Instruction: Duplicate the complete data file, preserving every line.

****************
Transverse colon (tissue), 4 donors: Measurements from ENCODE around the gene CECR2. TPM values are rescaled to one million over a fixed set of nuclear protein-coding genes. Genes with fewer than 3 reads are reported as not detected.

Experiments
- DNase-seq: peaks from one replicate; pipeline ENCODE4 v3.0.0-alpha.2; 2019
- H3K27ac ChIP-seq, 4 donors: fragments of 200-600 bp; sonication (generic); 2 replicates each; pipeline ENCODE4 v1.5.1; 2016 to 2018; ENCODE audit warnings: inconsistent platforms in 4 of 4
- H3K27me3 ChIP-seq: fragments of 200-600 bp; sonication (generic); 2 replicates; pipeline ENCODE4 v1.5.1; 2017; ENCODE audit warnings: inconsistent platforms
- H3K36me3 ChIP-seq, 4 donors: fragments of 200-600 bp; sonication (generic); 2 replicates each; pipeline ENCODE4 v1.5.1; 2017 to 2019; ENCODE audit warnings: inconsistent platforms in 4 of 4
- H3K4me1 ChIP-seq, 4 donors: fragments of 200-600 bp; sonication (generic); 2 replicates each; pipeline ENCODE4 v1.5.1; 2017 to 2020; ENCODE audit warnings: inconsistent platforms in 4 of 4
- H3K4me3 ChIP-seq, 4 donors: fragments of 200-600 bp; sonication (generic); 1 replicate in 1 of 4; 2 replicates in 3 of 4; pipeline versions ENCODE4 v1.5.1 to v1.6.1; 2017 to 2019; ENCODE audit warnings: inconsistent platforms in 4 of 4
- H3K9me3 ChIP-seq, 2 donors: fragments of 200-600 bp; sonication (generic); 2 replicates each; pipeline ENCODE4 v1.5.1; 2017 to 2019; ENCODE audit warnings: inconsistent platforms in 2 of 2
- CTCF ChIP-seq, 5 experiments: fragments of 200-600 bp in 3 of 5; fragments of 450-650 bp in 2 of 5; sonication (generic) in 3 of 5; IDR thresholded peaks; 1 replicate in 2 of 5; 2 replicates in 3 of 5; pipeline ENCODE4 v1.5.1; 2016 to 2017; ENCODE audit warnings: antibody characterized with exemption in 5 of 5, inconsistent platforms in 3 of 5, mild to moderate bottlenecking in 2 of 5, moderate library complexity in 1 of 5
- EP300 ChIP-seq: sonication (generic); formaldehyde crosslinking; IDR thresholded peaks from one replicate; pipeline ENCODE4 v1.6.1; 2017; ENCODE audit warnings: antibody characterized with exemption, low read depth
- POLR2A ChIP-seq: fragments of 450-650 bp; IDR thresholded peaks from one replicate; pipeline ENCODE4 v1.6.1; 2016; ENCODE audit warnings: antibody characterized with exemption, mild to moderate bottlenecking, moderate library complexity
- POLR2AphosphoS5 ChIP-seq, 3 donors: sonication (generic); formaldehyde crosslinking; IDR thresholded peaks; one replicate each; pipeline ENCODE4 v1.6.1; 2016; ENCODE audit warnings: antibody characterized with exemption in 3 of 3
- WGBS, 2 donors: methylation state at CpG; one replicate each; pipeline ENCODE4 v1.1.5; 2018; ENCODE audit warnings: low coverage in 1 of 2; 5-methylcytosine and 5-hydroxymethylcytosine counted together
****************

Transverse colon (tissue), 4 donors: Measurements from ENCODE around the gene CECR2. TPM values are rescaled to one million over a fixed set of nuclear protein-coding genes. Genes with fewer than 3 reads are reported as not detected.

Experiments
- DNase-seq: peaks from one replicate; pipeline ENCODE4 v3.0.0-alpha.2; 2019
- H3K27ac ChIP-seq, 4 donors: fragments of 200-600 bp; sonication (generic); 2 replicates each; pipeline ENCODE4 v1.5.1; 2016 to 2018; ENCODE audit warnings: inconsistent platforms in 4 of 4
- H3K27me3 ChIP-seq: fragments of 200-600 bp; sonication (generic); 2 replicates; pipeline ENCODE4 v1.5.1; 2017; ENCODE audit warnings: inconsistent platforms
- H3K36me3 ChIP-seq, 4 donors: fragments of 200-600 bp; sonication (generic); 2 replicates each; pipeline ENCODE4 v1.5.1; 2017 to 2019; ENCODE audit warnings: inconsistent platforms in 4 of 4
- H3K4me1 ChIP-seq, 4 donors: fragments of 200-600 bp; sonication (generic); 2 replicates each; pipeline ENCODE4 v1.5.1; 2017 to 2020; ENCODE audit warnings: inconsistent platforms in 4 of 4
- H3K4me3 ChIP-seq, 4 donors: fragments of 200-600 bp; sonication (generic); 1 replicate in 1 of 4; 2 replicates in 3 of 4; pipeline versions ENCODE4 v1.5.1 to v1.6.1; 2017 to 2019; ENCODE audit warnings: inconsistent platforms in 4 of 4
- H3K9me3 ChIP-seq, 2 donors: fragments of 200-600 bp; sonication (generic); 2 replicates each; pipeline ENCODE4 v1.5.1; 2017 to 2019; ENCODE audit warnings: inconsistent platforms in 2 of 2
- CTCF ChIP-seq, 5 experiments: fragments of 200-600 bp in 3 of 5; fragments of 450-650 bp in 2 of 5; sonication (generic) in 3 of 5; IDR thresholded peaks; 1 replicate in 2 of 5; 2 replicates in 3 of 5; pipeline ENCODE4 v1.5.1; 2016 to 2017; ENCODE audit warnings: antibody characterized with exemption in 5 of 5, inconsistent platforms in 3 of 5, mild to moderate bottlenecking in 2 of 5, moderate library complexity in 1 of 5
- EP300 ChIP-seq: sonication (generic); formaldehyde crosslinking; IDR thresholded peaks from one replicate; pipeline ENCODE4 v1.6.1; 2017; ENCODE audit warnings: antibody characterized with exemption, low read depth
- POLR2A ChIP-seq: fragments of 450-650 bp; IDR thresholded peaks from one replicate; pipeline ENCODE4 v1.6.1; 2016; ENCODE audit warnings: antibody characterized with exemption, mild to moderate bottlenecking, moderate library complexity
- POLR2AphosphoS5 ChIP-seq, 3 donors: sonication (generic); formaldehyde crosslinking; IDR thresholded peaks; one replicate each; pipeline ENCODE4 v1.6.1; 2016; ENCODE audit warnings: antibody characterized with exemption in 3 of 3
- WGBS, 2 donors: methylation state at CpG; one replicate each; pipeline ENCODE4 v1.1.5; 2018; ENCODE audit warnings: low coverage in 1 of 2; 5-methylcytosine and 5-hydroxymethylcytosine counted together